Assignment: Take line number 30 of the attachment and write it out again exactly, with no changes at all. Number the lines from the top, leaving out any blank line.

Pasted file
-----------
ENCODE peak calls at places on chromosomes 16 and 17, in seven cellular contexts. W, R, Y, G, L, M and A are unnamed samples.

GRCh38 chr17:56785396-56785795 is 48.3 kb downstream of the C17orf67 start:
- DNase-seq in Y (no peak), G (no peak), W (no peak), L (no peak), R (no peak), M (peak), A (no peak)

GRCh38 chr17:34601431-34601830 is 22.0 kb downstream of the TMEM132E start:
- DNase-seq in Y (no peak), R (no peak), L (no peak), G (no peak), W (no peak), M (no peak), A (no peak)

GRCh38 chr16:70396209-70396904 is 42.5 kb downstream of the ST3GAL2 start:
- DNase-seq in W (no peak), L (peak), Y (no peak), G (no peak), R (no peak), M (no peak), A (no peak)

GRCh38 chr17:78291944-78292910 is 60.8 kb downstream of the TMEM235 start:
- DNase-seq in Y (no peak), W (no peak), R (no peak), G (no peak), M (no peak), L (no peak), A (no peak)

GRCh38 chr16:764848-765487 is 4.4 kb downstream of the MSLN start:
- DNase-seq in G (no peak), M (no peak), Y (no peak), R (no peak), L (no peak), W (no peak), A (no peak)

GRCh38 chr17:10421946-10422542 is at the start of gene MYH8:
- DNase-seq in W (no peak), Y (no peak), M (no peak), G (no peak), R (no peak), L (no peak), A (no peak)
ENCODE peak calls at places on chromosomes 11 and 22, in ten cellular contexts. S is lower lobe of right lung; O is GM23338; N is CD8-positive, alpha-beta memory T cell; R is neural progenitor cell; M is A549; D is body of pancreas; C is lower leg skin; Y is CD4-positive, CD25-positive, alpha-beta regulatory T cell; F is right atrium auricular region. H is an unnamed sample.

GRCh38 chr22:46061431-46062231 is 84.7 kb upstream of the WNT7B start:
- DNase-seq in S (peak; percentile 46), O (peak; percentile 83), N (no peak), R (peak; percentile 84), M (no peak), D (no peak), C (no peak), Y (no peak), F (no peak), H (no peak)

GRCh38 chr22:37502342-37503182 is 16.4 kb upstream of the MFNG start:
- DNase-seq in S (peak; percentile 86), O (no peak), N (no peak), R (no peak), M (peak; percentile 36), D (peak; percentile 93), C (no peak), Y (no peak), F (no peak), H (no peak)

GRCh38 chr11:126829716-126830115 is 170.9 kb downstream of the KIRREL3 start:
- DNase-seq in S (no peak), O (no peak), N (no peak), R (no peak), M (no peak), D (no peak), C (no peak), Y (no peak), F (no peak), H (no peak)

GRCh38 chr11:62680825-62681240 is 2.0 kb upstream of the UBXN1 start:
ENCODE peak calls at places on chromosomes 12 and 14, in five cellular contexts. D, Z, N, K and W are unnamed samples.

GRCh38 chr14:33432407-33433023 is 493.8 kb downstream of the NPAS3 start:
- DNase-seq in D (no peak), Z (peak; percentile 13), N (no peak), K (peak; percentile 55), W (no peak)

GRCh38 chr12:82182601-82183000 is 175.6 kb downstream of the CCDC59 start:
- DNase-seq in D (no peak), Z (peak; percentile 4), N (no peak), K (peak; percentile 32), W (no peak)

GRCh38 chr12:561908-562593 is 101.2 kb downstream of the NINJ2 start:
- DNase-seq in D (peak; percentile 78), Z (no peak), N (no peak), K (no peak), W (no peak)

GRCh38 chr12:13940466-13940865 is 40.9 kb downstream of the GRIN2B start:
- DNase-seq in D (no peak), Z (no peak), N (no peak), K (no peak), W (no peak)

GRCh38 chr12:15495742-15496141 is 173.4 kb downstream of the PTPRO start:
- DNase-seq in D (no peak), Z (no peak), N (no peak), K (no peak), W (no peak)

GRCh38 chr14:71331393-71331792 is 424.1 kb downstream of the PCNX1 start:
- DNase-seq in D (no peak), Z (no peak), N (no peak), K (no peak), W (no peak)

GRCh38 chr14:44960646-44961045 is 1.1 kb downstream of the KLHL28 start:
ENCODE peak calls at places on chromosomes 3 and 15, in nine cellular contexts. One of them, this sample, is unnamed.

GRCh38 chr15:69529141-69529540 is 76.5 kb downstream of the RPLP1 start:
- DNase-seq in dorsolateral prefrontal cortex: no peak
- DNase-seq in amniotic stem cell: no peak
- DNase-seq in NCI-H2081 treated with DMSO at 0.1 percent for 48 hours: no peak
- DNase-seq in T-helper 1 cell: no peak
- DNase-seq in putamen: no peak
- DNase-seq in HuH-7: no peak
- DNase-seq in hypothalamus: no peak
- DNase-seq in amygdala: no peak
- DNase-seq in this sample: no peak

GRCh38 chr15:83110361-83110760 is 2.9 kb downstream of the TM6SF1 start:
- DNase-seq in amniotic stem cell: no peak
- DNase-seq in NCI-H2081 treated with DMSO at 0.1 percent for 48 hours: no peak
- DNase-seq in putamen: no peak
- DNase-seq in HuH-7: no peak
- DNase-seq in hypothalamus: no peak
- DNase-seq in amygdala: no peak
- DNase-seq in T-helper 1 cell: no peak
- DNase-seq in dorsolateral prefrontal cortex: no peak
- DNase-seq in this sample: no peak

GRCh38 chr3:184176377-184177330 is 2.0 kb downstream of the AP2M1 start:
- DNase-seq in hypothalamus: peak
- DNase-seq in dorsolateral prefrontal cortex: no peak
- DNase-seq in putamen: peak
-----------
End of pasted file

- DNase-seq in D (no peak), Z (no peak), N (no peak), K (no peak), W (no peak)